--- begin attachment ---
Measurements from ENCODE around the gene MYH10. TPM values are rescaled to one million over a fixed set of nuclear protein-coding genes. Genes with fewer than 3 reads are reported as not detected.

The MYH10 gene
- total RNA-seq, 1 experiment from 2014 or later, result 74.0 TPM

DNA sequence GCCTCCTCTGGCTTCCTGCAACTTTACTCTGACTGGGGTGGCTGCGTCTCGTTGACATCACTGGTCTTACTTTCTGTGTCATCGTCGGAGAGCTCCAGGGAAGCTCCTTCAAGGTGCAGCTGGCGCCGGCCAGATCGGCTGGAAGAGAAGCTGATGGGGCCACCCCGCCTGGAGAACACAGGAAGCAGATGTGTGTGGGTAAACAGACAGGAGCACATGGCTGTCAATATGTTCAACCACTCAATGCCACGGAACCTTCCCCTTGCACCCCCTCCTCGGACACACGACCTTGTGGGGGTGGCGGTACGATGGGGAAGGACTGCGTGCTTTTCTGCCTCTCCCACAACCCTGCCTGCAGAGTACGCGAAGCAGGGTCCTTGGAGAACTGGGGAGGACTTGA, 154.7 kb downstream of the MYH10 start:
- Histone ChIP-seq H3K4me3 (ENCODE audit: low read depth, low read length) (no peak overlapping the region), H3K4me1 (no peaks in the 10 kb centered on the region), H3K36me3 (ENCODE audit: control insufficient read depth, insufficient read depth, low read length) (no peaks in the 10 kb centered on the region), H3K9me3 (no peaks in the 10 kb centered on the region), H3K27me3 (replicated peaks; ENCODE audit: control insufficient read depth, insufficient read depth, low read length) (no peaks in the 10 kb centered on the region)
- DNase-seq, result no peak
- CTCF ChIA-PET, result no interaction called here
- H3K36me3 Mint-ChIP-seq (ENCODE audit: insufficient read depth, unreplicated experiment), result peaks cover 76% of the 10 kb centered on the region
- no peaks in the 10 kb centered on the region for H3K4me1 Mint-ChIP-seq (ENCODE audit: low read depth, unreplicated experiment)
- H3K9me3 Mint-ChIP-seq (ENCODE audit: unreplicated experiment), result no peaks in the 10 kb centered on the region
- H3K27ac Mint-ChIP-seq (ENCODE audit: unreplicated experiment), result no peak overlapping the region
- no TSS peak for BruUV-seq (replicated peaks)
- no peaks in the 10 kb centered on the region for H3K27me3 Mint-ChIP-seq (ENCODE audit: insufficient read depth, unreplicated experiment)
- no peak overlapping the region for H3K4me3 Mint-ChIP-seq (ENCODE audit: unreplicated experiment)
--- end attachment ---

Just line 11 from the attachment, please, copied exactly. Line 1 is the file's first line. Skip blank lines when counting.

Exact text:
- H3K27ac Mint-ChIP-seq (ENCODE audit: unreplicated experiment), result no peak overlapping the region